Once a week I host a writer who uses music as part of their creative environment – perhaps to connect with a character, populate a mysterious place, or hold a moment still to explore its depths. This week my guest is UCLA tutor, Harold Ribelow Award nominee and professional psychic Rochelle Jewel Shapiro @RJShapiro
Soundtrack by Tanya Davis
Whether or not you believe in ghosts, everyone is haunted by something. When my Viennese mother-in-law slid into senescence, she began to hear strains of her favorite operetta, Die Fledermaus by Johann Strauss. It played in her mind, non-stop, at full volume. She’d press her palms over her ears, and still she’d hear it. She would ask her neighbors in her assisted living complex if they were perhaps playing it on the radio. When they said no, she invited them in.
They just blinked at her.
According to Dr Victor Aziz of St Cadoc’s Hospital in Wales, musical hallucinations tend to happen to women over 73 who are living alone and have hearing impairment. In their mostly silent worlds, the brain stimulates itself to in order to hear sounds stored in the memory.
If this should ever happen to me (ptui, ptui, ptui, as my Russian grandmother would say to ward off bad fortune) the song that would probably come to me is Art by award-winning Canadian folk, pop, rock singer-songwriter, storyteller, and poet, Tanya Davis. It has become my anthem for creativity. I watch the video each morning before I begin writing. When I get stuck, I play it again. Art is a deceptively simple manifesto, a fetching love song to art, to what it means to be an artist and dedicate your life to it. In her quirky, endearing voice, Davis exposes the writer’s vulnerable heart, all the doubts, the worry if it’s worth it, if you’re worth it, whether people will appreciate your work, the whole caboodle that happens no matter how many times you’ve published.
Art, its childlike delivery, the girl painting as it’s sung, brings me back to my childhood bedroom, its floor printed with nursery rhymes, where I sat at the small desk my mother had painted red, drawing and writing stories, the tip of my tongue sticking out of the corner of my mouth in concentration. Every now and then, I’d call out to my mother, ‘How do you write flower? Princess?’ When she holler-spelled the word from the kitchen, I would write most of the letters backwards. No one required me to draw or to write. And I didn’t expect anything further to come out of it. I just had a drive to create and I worked at my illustrated stories every day without thinking of it as work or even as play. It was instinct.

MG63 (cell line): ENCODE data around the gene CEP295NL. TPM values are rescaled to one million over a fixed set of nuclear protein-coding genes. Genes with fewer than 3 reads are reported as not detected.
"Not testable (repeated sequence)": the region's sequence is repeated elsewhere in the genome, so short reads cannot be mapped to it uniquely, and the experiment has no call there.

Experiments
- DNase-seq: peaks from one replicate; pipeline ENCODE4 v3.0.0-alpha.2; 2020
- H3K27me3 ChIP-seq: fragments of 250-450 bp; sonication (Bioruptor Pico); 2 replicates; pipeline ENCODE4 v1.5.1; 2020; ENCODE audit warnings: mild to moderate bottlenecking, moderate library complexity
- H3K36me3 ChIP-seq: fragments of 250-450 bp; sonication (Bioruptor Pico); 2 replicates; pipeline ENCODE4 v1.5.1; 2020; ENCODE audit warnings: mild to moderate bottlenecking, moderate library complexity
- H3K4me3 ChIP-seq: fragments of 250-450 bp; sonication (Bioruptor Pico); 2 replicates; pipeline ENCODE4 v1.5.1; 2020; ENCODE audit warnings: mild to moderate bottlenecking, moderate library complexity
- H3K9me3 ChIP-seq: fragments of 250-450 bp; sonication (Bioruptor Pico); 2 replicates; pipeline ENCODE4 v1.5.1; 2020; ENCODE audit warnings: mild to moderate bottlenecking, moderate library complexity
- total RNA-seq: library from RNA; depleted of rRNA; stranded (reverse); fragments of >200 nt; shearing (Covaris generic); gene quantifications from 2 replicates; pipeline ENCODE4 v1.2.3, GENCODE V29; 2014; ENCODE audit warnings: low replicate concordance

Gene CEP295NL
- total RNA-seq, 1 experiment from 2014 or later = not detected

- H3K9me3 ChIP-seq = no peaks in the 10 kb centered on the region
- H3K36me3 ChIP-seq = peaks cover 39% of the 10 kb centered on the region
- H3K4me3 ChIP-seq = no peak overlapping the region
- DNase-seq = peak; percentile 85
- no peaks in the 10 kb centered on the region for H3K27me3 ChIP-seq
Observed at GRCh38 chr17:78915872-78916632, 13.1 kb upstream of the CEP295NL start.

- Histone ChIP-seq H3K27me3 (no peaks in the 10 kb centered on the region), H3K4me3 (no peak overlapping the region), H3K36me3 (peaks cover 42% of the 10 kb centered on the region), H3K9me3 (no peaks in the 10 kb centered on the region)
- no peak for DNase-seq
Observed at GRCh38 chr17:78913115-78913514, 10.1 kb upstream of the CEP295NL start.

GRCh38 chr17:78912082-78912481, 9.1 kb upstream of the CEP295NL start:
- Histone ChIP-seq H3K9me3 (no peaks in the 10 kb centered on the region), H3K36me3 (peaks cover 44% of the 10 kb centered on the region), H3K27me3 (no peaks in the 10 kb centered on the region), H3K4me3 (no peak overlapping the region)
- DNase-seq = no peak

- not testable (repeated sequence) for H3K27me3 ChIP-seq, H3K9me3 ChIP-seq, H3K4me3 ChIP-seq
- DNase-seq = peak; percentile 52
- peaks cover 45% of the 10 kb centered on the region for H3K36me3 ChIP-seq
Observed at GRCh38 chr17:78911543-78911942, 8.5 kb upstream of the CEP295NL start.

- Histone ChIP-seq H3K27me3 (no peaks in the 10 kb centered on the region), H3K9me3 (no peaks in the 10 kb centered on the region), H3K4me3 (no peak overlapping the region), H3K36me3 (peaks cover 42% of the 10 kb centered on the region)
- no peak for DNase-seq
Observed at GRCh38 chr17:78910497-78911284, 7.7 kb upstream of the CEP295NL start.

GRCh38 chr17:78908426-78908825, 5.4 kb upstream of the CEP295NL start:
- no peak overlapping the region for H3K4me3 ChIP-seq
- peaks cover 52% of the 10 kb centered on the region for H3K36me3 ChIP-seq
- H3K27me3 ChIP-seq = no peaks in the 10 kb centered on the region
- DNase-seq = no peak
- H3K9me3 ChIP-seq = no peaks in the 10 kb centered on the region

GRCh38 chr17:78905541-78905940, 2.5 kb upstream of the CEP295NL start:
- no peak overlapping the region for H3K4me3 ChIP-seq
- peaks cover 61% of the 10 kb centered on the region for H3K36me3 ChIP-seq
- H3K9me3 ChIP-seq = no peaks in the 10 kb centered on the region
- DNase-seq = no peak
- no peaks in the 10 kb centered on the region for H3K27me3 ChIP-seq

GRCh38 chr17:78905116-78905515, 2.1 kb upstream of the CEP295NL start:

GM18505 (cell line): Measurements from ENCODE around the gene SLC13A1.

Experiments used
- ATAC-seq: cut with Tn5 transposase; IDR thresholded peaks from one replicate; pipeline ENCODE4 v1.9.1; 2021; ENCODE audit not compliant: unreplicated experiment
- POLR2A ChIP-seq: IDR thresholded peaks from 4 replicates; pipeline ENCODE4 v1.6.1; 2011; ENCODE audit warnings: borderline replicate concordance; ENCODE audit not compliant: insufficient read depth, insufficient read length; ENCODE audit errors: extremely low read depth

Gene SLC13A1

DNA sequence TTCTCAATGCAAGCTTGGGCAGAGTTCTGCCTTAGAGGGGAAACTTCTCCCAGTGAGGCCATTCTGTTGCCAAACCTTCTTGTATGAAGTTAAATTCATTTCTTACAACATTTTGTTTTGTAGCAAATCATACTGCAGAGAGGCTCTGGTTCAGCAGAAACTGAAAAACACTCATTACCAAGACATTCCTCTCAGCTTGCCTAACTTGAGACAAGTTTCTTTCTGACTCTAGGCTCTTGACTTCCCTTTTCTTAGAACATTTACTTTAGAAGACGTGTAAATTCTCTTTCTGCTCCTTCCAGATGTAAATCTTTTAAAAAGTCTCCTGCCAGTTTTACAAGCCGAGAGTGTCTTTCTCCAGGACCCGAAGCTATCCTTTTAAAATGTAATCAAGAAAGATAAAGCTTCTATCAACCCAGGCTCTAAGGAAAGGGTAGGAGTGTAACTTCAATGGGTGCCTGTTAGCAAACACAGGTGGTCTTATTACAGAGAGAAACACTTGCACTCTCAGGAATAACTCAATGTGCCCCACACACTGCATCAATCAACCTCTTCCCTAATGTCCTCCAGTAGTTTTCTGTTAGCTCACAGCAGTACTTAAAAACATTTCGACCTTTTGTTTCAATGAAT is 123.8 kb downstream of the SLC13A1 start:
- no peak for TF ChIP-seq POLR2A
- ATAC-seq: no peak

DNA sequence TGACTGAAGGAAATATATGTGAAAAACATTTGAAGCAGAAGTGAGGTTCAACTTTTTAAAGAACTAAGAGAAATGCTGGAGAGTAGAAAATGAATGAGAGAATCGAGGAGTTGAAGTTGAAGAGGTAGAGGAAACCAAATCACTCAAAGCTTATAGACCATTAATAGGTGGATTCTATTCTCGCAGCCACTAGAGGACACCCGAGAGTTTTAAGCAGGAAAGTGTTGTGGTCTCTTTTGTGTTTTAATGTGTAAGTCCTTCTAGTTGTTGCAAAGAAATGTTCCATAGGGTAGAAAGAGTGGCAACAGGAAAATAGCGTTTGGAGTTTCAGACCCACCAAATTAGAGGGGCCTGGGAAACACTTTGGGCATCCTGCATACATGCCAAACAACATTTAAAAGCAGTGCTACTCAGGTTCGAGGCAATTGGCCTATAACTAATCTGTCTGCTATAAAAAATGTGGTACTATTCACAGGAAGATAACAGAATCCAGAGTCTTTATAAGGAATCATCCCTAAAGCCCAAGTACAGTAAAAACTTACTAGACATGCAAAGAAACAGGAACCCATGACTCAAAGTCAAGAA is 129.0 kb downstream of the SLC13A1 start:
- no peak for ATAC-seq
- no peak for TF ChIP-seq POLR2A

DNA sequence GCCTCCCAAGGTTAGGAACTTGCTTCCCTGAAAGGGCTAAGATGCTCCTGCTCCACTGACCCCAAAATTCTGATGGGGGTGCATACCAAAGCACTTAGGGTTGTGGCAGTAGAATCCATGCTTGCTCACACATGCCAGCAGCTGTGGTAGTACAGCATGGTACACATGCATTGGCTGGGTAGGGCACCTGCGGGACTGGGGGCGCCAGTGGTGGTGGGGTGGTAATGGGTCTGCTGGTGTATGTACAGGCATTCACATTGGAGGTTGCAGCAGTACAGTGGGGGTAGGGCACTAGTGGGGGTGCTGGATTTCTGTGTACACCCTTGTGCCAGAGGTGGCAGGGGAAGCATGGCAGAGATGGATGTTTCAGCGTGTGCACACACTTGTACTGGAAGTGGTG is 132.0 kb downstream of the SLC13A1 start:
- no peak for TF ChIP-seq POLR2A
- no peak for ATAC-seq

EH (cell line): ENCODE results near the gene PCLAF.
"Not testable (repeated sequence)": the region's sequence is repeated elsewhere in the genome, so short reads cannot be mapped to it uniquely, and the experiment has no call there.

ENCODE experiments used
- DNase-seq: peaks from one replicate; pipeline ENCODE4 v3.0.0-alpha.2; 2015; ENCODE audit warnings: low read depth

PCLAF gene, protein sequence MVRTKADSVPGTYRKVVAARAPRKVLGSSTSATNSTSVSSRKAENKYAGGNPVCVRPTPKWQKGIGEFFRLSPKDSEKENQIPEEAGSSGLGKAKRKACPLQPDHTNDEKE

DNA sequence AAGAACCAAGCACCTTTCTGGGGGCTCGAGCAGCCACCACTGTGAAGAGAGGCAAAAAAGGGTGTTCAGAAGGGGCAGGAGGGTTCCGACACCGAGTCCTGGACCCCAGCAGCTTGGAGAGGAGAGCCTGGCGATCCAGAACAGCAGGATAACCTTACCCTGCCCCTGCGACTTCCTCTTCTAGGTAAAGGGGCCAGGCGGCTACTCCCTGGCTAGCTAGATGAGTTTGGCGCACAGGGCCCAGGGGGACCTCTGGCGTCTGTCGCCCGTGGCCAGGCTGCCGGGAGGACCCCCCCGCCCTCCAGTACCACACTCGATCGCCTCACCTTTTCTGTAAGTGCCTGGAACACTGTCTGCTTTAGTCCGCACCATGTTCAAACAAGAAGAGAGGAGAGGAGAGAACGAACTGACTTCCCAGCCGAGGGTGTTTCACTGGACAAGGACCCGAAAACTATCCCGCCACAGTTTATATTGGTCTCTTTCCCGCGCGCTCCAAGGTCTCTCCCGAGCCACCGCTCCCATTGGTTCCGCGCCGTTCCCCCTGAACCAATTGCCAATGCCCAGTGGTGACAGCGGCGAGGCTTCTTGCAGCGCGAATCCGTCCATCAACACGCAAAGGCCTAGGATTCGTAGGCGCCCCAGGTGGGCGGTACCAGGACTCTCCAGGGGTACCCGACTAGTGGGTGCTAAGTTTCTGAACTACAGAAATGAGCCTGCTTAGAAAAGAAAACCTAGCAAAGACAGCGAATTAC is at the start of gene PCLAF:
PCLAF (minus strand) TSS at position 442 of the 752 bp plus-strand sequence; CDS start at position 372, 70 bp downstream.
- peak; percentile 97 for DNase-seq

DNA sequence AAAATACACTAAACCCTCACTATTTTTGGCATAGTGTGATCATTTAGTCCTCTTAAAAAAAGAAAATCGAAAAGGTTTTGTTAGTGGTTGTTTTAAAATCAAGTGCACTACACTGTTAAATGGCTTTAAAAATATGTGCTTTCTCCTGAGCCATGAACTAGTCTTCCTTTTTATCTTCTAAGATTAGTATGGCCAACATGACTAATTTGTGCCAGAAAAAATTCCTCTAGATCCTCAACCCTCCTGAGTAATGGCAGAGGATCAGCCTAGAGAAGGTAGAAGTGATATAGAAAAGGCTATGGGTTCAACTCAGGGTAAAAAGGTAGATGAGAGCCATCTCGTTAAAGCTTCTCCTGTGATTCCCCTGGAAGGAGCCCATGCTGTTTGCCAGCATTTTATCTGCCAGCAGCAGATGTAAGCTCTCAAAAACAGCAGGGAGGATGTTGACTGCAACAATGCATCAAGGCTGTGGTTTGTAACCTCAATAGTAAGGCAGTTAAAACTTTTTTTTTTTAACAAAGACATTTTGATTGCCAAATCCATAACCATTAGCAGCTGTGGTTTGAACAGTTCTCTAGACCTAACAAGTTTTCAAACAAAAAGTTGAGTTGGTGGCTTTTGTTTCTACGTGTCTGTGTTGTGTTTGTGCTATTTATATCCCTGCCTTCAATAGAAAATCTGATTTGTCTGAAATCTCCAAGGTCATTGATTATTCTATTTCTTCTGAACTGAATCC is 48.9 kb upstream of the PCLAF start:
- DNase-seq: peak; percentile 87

The child’s voice is the truth
As Davis’s lyrics tell us, this innocence, this grace, doesn’t last long. But Art can help you pick up the child’s voice, which is where you have to dig to in order to get to the truth of any character.
In my newest novel, Kaylee’s Ghost, a domestic drama spanning five generations about life here on earth and after we’ve passed on, is written in four voices. One is the voice of five-year-old Violet, a beautiful and sensitive child who seems to be psychic like her grandmother, Miriam. Miriam wants the chance to mentor Violet to help develop the gift as her own grandmother, her Russian bubbie, had done when she was a child. But Cara, Violet’s mother, a modern businesswoman who knows all too well the pitfalls of growing up with a psychic mother, digs in her heels. As things become more fractious, Miriam’s gift backfires, bringing terrible danger to those she loves and anxiety to the reader who has to worry about whether or not Miriam can make things right in time or whether it is already too late.
A young child speaks with urgency, without guile, amped feeling in every word. The feelings are real, naked, and make absolute sense according to the child’s logic and experience. In order to know an adult character, you have to not just know the events of his childhood, you have to imagine what he was like as a child. As Wordsworth said, ‘The child is the father of the man’.
Art, Art, Art, you haunt me when I don’t write and you worry me when I do. You are the best part of my childhood. Please be with me until the end. Whether or not the world can live without my writing, I can’t live without you.
Rochelle Jewel Shapiro is a phone psychic and an award-winning writer who teaches at UCLA Extension. Her first novel, Miriam the Medium (Simon & Schuster, 2004) was nominated for the Harold Ribelow Award. Her newest novel, Kaylee’s Ghost (Amazon and Nook, 2012) was an Indie Finalist. Articles have been written about her psychic gift in such places as Redbook, The Jerusalem Post, the Dutch Magazine, TV GID, and the Long Island section of the New York Times. She’s chronicled her own psychic experiences in Newsweek (My Turn), and The New York Times (Lives) which can be read on her website. Find her on Twitter @RJShapiro